• JoJo

Clothes Are Stupid, But I Love Them

I’ve been in a slightly unexpected funk with sewing and clothes over the last week or so. I finished an assignment for my Open University degree in Psychology and thought I’d relish the opportunity to get more creative and less academic. But I’ve found myself doing the most mundane of mending tasks and even struggling to choose an outfit in the morning.


Inspiration lacking.


Creativity buffering.


Connection slowing.


My own clothing choices have been almost entirely based on practicality of late. Husband and I have spent a good chunk of lockdown living on his parents’ farm, which has been alarmingly successful. We must all be absolutely delightful people. But the combination of several boisterous dogs, muddy fields, rainy northern weather, and a lot of outdoor exercise and farm-based activities (such as shifting logs and building climbing walls, you know, standard stuff) has meant the most eclectic items of my wardrobe have not really been called on for active duty.


Part of me has loved this. The part of me that despairs at the whole idea of fashion, clothing, and style has been drunk on the freedom to live in the same pair of jeans and handful of t-shirts on rotation for the best part of a year.

Portrait of Queen Elizabeth I

Let’s face it, so much of what has been called fashion over the years is undoubtably batshit crazy and practicality appears to have been a token afterthought. History of fashion books are simply bursting with bonkers examples of how the rich and powerful have used their clothes to show how important they are.


Only someone with too much time and money could afford to dress like a fashionable Elizabethan on a daily basis. Those ruffs don’t come cheap and that arsenic infused white face paint won’t apply itself. Let’s also hope you’ve got wide enough corridors for your French farthingale. A skirt with that kind of diameter isn’t going to work in peasant accommodation.


No amount of money, style, or layers of heavily embroidered fabric can make you impervious to ridicule though. Caricaturists and satirists have had a fruitful and extended field day when it comes to opportunities to take the piss out of what people have adorned or altered their bodies with over the years.


Whether it’s stacking hair up to improbable heights, strapping so much framework to ourselves that we’re at risk of catching the wind and blowing away, or wearing skirts so tight they ruin the simple pleasure of sitting down. They've all been tried at some point in history and the results have been suitably mocked shortly after.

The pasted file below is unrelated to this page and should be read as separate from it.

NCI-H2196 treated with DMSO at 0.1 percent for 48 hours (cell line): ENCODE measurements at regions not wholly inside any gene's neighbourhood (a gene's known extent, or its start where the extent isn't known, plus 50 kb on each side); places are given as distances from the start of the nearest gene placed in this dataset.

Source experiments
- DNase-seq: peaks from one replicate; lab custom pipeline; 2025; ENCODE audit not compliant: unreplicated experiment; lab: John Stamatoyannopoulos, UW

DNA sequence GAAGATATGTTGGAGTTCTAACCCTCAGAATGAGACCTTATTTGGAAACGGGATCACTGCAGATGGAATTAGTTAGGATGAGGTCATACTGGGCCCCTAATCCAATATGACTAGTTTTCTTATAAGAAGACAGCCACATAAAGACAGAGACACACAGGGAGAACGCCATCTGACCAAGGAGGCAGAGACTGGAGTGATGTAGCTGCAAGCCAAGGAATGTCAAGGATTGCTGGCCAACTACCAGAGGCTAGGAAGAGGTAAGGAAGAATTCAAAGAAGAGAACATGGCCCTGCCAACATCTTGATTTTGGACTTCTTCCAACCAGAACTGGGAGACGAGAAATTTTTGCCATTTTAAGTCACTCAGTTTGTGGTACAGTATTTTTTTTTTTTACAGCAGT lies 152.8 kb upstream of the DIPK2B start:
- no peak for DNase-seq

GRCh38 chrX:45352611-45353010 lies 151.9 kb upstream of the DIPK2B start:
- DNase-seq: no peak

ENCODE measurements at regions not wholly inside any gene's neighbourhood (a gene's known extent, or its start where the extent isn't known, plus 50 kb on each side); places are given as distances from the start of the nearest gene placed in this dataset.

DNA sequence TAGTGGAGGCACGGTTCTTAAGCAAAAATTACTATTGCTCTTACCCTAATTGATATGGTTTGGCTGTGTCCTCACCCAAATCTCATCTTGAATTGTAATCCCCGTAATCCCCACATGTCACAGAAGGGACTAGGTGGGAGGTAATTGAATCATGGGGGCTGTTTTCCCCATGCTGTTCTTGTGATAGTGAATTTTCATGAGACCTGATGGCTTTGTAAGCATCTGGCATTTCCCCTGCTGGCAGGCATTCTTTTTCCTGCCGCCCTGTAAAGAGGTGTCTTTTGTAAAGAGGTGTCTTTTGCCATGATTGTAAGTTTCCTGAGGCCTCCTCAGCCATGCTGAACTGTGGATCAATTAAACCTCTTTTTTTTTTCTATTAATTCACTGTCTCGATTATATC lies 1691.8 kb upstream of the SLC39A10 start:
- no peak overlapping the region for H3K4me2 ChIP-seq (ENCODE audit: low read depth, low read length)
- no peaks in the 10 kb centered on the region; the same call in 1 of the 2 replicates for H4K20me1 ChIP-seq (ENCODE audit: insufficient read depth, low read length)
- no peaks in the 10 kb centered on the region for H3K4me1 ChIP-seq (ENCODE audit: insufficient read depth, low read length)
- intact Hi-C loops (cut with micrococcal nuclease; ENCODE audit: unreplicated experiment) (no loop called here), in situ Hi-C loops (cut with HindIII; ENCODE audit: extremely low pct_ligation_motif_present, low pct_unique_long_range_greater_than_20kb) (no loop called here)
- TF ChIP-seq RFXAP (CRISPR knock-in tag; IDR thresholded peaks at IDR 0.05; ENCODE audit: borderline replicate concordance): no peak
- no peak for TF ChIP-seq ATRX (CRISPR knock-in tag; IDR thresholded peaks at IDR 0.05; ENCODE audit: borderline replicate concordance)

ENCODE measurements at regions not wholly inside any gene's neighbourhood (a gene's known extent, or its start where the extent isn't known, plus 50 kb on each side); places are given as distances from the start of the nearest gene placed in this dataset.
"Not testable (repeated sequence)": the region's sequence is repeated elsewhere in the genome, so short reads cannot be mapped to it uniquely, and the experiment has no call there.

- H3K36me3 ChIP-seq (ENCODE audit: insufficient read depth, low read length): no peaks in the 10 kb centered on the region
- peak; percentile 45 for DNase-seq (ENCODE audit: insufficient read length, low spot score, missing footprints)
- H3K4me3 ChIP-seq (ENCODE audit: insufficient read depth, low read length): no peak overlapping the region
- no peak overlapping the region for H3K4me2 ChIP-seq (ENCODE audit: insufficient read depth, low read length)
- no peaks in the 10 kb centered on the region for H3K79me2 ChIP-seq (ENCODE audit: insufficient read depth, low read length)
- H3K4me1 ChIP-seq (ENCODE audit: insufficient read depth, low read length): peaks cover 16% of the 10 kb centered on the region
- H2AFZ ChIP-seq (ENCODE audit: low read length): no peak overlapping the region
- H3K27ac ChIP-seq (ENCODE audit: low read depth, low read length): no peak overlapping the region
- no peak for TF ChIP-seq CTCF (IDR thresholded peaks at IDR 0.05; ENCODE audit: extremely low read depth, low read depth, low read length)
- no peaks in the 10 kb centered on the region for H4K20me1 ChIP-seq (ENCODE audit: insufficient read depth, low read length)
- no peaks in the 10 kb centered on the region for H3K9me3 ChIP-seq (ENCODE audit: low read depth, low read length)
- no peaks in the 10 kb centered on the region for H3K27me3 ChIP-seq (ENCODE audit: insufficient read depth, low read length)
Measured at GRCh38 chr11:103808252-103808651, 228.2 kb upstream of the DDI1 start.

I’ve chosen historical examples of how ridiculous we can be with clothes because I have absolutely no idea what the cool kids are wearing these days. Being a crotchety old millennial, I’m sure I wouldn’t approve of it anyway.


In a previous post featuring a brief rant about the inadequacies of women’s pockets I pulled some quotes from Clothes: Pleasures of Life Series by James Laver and I’d like to do so again. Though the author of this text continues to dazzle me with his misogyny and stick-up-the-butt style of writing, he’s managed to pull together a splendid collection of fascinating musings on the subject of clothing. The following poem pleasingly captures the absurdity of the fashion industry.


The poem, by an unknown author, takes the form of a discussion between Beauty and Fashion. Here’s Beauty tearing some strips off of Fashion and making, in my opinion, a very valid point:


“Then of late, you’re so fickle that few people mind you;

For my part, I can never tell where to find you;

Now drest in a cap, now naked in none,

Now loose in a mob, now close in a Joan;

Without handkerchief now, and now buried in ruff,

Now plain as a Quaker, now all of a puff;

Now in shape in neat stays, now slattern in jumps,

Now high in French heels, now low in your pumps;

Now monst’rous in hoop, now trapish, and walking

With your petticoats clung to your heels, like a maulkin;

Like the cock of the tower, that shews you the weather,

You are hardly the same for two days together”


To summarise, fashion changes too fast for anyone to keep up with it and just when you think you’ve cracked it, you’re out of date again.


That being said and despite my current slump in enthusiasm, I struggle to remember a time when I didn’t love clothes. Husband often says I could get emotionally attached to a brick if you put googly eyes on it and this instinct certainly kicks in hard when I find an item of clothing that I love.


In the video in which Leena Norms taught herself to sew (which I reviewed in a previous post) she said something that really struck a chord with me. She talked about having . . .